In the depths of the oceans dwell myriads of fascinating life forms, relics of the forgotten past and countless mysteries that continue to baffle mankind. A team of researchers recently encountered one such mystery while studying volcanic activities in the waters of the Solomon Islands. A video, captured by a specially-developed deep-sea camera, shows the rarely spotted Pacific sleeper shark living right inside an active volcano. Needless to say, the scientists are still grappling to understand how the organism managed to survive in such an inhospitable environment.
The researchers came across this bizarre occurrence while mapping the peak of Kavachi, one of the most active underwater volcanoes in the south-west part of the Pacific Ocean, near the Solomon Islands. Divers, who previously tried to reach the outer fringes of the volcano, reported mild skin burns, as a result of the heat emanating from the crater. Consequently, the scientists had to resort to using underwater cameras and robots, to get a better look at the volcano.
Earlier, this year, a team of researchers, led by Brennan Phillips of the University of Rhode Island, deployed several deep-sea cameras, including the National Geographic’s incredibly advanced Drop Cam, at a distance of around 12 miles (nearly 20 km) from Kavachi. It was while examining the video, filmed by one of these cameras, that the group actually came across a startling revelation. The 8-hour-long footage showed an entire community of sharks residing inside the still active volcano. After further investigation, the scientists were able to identify them as belonging to the Pacific sleeper, hammerhead and silky species of sharks. Phillips said:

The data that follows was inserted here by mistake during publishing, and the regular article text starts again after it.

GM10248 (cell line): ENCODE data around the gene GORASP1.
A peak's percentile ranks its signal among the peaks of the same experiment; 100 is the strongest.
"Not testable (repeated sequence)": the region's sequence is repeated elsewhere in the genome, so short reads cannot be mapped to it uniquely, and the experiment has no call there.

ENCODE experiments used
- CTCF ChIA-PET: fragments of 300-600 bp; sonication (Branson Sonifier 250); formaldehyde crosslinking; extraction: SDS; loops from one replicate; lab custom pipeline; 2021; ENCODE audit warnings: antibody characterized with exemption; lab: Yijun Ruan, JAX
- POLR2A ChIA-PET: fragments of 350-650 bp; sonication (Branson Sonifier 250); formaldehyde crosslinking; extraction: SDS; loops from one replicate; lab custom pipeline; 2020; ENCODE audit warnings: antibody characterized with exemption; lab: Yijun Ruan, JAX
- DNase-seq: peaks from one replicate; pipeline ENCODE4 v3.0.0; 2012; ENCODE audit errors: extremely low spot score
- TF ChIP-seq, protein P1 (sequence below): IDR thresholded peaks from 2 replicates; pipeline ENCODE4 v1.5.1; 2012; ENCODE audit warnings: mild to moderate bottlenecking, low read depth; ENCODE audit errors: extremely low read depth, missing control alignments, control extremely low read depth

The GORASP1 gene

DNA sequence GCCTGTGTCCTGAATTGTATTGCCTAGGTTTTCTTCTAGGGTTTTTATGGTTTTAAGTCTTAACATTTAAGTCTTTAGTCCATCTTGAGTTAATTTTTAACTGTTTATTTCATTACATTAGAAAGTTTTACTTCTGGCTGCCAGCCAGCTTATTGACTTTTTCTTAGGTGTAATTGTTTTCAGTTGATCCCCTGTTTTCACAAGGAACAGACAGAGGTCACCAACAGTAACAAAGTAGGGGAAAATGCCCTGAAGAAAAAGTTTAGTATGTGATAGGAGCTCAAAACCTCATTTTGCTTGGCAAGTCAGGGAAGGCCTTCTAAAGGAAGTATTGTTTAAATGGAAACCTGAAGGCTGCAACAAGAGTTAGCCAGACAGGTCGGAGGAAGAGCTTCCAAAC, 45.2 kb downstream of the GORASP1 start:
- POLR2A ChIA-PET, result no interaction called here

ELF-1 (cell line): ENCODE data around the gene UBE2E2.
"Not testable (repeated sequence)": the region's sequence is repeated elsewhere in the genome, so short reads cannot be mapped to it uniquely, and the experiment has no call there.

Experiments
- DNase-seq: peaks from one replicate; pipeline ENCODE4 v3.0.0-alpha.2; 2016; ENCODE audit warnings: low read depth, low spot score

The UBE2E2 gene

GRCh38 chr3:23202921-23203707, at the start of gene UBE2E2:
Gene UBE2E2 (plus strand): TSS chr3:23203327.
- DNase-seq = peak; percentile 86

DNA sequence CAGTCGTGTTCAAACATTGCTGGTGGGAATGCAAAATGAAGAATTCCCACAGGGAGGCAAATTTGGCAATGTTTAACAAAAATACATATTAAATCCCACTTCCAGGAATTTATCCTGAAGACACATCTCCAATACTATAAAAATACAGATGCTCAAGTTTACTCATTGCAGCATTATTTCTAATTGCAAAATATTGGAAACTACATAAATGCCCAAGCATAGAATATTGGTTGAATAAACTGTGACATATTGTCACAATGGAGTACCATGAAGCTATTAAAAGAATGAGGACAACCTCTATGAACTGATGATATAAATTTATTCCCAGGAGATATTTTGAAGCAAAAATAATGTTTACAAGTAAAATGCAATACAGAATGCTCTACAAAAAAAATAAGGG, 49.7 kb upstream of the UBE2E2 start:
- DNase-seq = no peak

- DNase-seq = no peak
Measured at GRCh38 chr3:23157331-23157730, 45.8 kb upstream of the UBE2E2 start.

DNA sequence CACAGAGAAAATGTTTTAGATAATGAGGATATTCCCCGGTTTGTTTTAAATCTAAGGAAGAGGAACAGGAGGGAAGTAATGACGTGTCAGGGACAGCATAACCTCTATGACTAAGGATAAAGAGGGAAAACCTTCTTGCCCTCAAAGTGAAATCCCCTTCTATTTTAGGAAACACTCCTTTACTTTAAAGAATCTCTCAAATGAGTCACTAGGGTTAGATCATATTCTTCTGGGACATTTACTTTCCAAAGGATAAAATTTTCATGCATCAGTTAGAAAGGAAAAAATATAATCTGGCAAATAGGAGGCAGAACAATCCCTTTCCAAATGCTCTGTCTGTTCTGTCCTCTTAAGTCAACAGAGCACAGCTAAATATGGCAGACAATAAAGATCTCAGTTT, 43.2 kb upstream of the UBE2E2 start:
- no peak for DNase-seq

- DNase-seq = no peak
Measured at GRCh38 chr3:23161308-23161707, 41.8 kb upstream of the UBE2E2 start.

These large animals are living in what you have to assume is much hotter and much more acidic water, and they’re just hanging out. It makes you question what type of extreme environment these animals are adapted to. What sort of changes have they undergone? Are there only certain animals that can withstand it? It is so black and white when you see a human being not able to get anywhere near where these sharks are able to go.
More puzzling, still, is the fact that sleeper sharks are endemic to the northern parts of the Pacific and the Atlantic oceans, as well as the waters surrounding Tasmania and Antarctica. The video, captured near the Solomon Islands, therefore marks the southernmost sighting of the species, to ever be reported. Speaking about the exciting possibilities, that the incident has created in the field of scientific research, Phillips said:
It opens up all kinds of questions. There are infinite directions in which we can go… It would be very interesting to pair observations of animal activity, such as the sharks, with actual eruptions of the main peak. Do they get an early warning and escape the caldera before it gets explosive, or do they get trapped and perish in steam and lava?
Watch the following video to know more: